Aïcha Kandicha Jinia


“Every summer, we used to visit grandma house in Morocco. At night, my cousins and I loved all the mystical stories that she used to tells us. One in particular was the mystical legend of Aïcha Kandicha Jinia. She appeared to her victims as a beautiful woman with very long hair that flowed behind. She had an enchanting voice that give her magical power to lures who ever come cross her to their doom. One day, in Atlas mountain a group of men was walking at night when she appeared to them. They were lured by her beauty. When they approached her, they realized her feet were not human but animal feet.  They were so petrified, looking at her goat feet that some went mad to death and others run away and survived. My grandma told us only the  men with a pure Heart survived and their soul were free from being possessed and haunted by her. As much we were fascinated by the story, we were all scared by the name of Aïcha Kandicha. 😂”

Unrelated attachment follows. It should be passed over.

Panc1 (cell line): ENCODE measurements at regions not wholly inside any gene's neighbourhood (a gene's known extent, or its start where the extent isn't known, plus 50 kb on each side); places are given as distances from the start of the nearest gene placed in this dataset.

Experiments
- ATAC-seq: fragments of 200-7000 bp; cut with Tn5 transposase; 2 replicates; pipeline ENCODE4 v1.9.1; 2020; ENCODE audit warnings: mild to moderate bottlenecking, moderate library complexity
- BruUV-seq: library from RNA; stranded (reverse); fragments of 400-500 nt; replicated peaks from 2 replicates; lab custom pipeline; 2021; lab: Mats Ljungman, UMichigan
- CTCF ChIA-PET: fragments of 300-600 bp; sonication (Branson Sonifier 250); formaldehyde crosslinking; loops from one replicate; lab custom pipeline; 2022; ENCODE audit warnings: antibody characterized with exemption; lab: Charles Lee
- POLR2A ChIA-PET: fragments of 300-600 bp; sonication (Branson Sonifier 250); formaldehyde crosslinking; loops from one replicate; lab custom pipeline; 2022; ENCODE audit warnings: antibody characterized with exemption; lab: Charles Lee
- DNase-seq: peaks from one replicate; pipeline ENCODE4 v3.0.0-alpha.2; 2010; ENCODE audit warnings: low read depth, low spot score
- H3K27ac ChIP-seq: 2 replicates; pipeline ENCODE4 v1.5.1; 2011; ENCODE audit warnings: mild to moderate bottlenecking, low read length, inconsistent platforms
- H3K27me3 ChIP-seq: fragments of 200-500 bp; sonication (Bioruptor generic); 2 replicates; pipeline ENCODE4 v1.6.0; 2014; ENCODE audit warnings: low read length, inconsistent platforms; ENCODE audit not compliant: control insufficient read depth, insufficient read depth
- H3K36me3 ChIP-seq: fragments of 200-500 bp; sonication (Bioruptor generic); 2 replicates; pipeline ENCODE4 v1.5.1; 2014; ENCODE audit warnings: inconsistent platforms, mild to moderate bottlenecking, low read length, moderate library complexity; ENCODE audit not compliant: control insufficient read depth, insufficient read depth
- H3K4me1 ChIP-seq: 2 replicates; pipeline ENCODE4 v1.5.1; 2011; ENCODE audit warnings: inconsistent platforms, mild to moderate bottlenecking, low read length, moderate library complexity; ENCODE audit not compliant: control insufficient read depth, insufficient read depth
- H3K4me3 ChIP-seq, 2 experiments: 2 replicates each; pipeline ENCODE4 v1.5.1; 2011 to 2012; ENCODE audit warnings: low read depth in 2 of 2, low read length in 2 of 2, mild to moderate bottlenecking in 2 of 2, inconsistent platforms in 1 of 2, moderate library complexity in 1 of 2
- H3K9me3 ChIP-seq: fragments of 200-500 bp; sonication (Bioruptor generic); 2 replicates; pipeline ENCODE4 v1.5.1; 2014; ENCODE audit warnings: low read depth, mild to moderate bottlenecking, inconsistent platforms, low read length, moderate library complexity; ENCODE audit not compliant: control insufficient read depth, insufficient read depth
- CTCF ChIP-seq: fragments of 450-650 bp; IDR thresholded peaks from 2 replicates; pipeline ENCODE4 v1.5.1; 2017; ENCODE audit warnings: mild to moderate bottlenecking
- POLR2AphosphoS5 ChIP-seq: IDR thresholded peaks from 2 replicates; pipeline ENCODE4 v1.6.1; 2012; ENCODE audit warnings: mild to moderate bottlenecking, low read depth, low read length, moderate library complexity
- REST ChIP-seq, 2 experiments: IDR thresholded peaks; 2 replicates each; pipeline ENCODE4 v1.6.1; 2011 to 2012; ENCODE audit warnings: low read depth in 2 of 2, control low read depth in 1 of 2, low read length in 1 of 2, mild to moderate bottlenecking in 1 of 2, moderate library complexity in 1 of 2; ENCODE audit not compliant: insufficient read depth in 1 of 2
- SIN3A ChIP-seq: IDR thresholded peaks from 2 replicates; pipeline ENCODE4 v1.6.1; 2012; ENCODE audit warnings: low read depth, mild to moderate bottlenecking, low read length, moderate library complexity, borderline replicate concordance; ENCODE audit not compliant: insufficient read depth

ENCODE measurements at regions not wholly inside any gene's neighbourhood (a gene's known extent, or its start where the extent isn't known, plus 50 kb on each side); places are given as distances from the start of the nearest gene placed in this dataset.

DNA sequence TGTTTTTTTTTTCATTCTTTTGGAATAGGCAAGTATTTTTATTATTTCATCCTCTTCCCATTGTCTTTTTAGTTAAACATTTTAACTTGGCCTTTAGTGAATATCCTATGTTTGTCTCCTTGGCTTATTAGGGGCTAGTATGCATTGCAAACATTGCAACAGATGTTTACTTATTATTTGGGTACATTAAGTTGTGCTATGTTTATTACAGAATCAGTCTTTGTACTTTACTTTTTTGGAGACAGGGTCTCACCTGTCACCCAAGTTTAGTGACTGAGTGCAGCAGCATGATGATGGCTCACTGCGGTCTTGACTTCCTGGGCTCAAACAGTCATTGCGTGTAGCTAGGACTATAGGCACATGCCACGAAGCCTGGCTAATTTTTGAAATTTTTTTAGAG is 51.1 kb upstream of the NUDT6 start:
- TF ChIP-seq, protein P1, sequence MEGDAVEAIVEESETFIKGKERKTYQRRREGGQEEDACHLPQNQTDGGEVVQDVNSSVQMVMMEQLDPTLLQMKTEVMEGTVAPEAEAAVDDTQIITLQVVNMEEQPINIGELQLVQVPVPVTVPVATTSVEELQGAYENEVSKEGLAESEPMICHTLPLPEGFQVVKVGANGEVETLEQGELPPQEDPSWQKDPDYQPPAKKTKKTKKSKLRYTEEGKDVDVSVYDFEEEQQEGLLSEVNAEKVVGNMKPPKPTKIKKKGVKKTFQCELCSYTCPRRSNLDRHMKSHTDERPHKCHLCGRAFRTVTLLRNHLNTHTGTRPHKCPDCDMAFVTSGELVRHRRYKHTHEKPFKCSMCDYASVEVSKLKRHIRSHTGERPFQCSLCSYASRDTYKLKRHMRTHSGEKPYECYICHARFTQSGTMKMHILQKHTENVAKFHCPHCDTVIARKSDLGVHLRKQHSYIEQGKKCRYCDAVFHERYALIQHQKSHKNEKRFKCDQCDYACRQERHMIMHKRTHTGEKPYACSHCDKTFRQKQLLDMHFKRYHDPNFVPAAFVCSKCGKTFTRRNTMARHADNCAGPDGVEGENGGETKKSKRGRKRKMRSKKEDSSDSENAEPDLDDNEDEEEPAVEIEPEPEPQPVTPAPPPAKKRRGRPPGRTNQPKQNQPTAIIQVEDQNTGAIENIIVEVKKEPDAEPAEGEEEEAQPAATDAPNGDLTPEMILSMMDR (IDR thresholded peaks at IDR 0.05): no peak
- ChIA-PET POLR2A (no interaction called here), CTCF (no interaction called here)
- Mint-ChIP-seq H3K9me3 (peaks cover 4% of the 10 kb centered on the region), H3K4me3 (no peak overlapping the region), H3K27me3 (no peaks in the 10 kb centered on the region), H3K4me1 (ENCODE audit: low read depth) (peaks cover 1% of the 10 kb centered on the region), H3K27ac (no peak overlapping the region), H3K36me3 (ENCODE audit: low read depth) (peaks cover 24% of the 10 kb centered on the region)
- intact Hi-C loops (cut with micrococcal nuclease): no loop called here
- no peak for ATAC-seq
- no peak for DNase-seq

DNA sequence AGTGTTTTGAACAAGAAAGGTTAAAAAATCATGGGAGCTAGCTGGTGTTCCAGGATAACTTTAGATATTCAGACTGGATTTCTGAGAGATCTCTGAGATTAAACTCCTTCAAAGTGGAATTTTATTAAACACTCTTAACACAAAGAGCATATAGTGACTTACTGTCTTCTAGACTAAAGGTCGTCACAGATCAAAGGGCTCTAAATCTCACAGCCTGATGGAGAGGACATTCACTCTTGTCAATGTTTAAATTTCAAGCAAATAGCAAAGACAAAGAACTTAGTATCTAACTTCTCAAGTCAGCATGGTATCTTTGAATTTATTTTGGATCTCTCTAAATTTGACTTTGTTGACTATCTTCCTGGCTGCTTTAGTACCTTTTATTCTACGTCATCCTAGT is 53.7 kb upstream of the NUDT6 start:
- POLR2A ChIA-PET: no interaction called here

The tale of Aicha Kandicha Jinia is similar to the tale of La Llorona. This is because La Llorona is usually also an otherworldly woman luring men to their demise because of her beauty. I believe this story is fit to be a tale in order to be suitable for kids but scary enough to have them not trust a stranger for their safety. I also read in other sources that sometimes they depict her having a snake tail for legs. Goats are the most common animals in the Atlas mountains though, which is probably why that is the chosen variation of her depiction. This is a case of polygenesis, meaning that the folklore has independent origins. This is because the supposed origin point of La Llorona was the aftermath of Spanish colonization, which happened in North America. However, there could be a possibility of a similar archetype story from Spain to Morocco, since they are neighboring countries. My mom is an example of a passive bearer as she didn’t tell me this story. It is a story very much related to the Atlas mountains for her, and that’s not where I grew up (a city in the states). I believe it is also a tale of the countryside or rural areas. Perhaps it is even demonizing the women there, or more specifically the Amazigh women, as they (the indigenous people of Morocco) have been alienated from urban and Islamic life for the most part. After further research though, apparently she was a person who resisted Portuguese occupation in the 16th century by luring the soldiers and having her accomplices kill them. She was thus given the name “La Contessa”, which sounds the same as Kandicha. She was heartbroken after the death of her fiancé in the hands of the Portuguese, so she vowed to kill any soldier she saw. Thus, the tale has evolved to killing any man she sees, in which her spirit lingers there for eternity to haunt people.